5 things to know: Thursday

5 things to know: Thursday

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Lawmakers discuss school safety at Senate committee hearing

WASHINGTON (AP) - State senators are looking at ways to keep schools safer in the wake of the Santa Fe shooting and the governor's orders.

The Senate's Select Committee on Violence in Schools and School Security held its first hearing.

Testimony was given on school police officer training as well as other armed school personnel.

Law enforcers said the best plans would come from a collaboration between school resource officers and the law enforcement departments in the district's area.

"I do not want our SRO's to have tunnel vision," said Chief Allen Banks, Round Rock Police Department. "What we do is we also look at active killer - because there's other means of causing mass casualties. Vehicles. Knife assaults. You have explosive devices. So we don't just focus on the active shooter, we focus on all means."

The Senate committee has two more meetings planned, one focusing on mental health and the role of violence in the media.The other will look at cultural factors associated with active shooting events.

Despite calls by the Governor, Lubbock ISD lacks funds to add more counselors

LUBBOCK, Texas - After the Santa Fe school shooting, Governor Abbott wants to add more counselors on campuses.

Texas is one of 20 states that does not require them. Regardless, the governor wants districts to focus on student mental health. 

According to the American School Counselor Association, Texas has the fifth best student to counselor ratio in the country. At Lubbock ISD, each high school has five counselors, each middle school has two, and elementary schools has either a part time or full time counselor. 

"House bill 5 went into effect a few years ago, we added a counselor to our high school," Superintendent Kathy Rollo said."There's a great deal of planning and preparation around college pathways that's required in that role, so we added that counselor to take some of the administrative duty off the counselor so they have more time to actually counsel students."

With the right funding, Rollo would like to add more counselors but at this point, she believes the well being of the students are being met. 

In addition, Rollo said teachers are going through training this summer through the foundation, I love U Guys. It focuses on crisis response protocols.  

UPDATED: Fire forces evacuation of Ventura Place senior living center

LUBBOCK, Texas - A fire has forced the evacuation of 140 residents from the Ventura Place senior living center in central Lubbock.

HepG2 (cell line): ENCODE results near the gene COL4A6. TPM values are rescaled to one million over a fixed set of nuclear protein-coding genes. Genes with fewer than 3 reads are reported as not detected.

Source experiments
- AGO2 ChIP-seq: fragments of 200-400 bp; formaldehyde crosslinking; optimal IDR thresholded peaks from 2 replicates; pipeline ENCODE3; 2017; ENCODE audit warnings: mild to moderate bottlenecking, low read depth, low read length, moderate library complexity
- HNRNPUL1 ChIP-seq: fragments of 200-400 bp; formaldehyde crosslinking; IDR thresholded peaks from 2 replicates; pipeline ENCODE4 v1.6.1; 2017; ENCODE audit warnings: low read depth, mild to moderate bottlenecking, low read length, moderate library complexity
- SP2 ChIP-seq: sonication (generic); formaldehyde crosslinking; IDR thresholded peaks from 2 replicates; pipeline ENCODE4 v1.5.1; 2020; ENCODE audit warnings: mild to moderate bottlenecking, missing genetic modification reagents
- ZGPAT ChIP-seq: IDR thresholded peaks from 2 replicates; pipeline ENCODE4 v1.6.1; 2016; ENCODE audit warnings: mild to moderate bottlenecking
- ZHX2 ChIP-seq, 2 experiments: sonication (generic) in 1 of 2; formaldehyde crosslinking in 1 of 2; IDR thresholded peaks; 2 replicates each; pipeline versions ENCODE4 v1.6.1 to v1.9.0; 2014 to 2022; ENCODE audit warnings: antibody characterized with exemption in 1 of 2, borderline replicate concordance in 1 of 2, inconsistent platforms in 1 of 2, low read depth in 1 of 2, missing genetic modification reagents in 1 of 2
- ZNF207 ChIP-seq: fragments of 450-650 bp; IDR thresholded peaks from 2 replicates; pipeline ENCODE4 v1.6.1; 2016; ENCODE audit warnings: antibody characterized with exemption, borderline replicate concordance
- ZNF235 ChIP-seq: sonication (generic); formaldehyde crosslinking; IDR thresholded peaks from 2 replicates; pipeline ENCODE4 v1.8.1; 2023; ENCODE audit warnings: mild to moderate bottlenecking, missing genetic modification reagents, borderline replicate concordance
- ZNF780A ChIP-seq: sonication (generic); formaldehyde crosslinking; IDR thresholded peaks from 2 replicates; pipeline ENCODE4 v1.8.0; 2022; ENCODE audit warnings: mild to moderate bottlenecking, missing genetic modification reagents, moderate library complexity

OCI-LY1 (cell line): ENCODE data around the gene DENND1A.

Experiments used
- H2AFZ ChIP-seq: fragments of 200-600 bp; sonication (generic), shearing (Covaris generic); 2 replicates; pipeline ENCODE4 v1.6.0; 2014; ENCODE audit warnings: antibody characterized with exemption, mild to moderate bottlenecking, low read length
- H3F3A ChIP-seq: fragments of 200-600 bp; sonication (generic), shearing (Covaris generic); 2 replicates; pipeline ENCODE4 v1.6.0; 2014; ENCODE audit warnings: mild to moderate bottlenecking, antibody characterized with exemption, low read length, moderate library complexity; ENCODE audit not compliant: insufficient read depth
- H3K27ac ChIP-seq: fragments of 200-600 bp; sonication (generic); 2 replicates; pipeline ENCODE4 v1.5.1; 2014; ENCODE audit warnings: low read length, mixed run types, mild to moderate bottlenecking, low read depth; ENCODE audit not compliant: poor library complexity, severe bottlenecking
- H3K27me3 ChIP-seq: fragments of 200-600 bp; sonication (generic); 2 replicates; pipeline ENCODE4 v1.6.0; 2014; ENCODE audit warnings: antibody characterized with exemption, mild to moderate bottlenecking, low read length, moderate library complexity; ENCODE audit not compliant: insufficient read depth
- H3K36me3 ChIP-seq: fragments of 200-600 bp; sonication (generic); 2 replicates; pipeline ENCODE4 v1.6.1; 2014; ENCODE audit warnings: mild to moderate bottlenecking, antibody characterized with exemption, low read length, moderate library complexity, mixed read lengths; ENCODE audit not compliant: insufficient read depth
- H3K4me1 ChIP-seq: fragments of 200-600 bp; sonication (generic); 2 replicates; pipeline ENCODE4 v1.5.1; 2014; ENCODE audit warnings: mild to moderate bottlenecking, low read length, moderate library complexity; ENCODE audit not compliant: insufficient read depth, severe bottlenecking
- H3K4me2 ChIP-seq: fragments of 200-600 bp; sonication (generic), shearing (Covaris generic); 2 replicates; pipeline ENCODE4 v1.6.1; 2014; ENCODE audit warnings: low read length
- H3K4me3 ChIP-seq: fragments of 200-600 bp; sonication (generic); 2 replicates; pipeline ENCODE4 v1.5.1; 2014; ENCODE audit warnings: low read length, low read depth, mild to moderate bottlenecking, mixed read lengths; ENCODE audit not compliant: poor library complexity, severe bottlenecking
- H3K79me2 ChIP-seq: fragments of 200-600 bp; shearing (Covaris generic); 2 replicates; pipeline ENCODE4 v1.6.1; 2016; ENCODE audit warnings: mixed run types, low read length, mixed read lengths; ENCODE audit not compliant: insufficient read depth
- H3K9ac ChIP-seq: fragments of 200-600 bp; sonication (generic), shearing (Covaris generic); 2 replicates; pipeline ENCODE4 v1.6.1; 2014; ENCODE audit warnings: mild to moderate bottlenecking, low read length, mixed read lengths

The call was made around 2:30 Wednesday afternoon to the facility near 54th Street and Gary Avenue. 

Lubbock Fire Rescue Public Information Officer Kevin Ivy said the fire started on a third floor balcony. Smoke spread through the second and third floors triggering the sprinklers. 

By the time first responders arrived the flames had already been extinguished by the sprinklers.

One person was transported to UMC for smoke inhalation, no others were hurt and all residents have been accounted for.

There is no timetable on when residents will be able to return. Until then tenants are being relocated to a nearby church.

Second man arrested for Depot District shooting

LUBBOCK, Texas - Lubbock Police have arrested a second suspect for being involved in a Depot District shooting in May that seriously wounded one person.

James Anderson, 28, is charged with aggravated assault. 

Kivalier Russell, 22, turned himself earlier and is trying to get his $250,000 bond reduced.

LPD reporters Anderson and Russel got into a fight outside Klusoz Club May 13. Russell fired several rounds at a group of six men as they were leaving. Edward Medina is identified in court records as the victim.

Investigators say no additional arrests are expected in this case. 

US seeks to assuage Asian allies after North Korea summit
SEOUL, South Korea (AP) - The United States and its Asian allies are working to paper over any semblance of disagreement over President Donald Trump's concession to Kim Jong Un that the U.S. would halt military exercises with South Korea, with Trump's top diplomat insisting the president hadn't backed down from his firm line on North Korea's nukes.
U.S. Secretary of State Mike Pompeo, meeting with top South Korean and Japanese diplomats Thursday, put a more sober spin on several moves by Trump after his summit with Kim that had fueled unease from Washington to Tokyo and Seoul.
He said Trump's curious claim that the North's nuclear threat was over was issued with "eyes wide open," and brushed off a North Korean state-run media report suggesting Trump would grant concessions even before Pyongyang fully rids itself of nuclear weapons.

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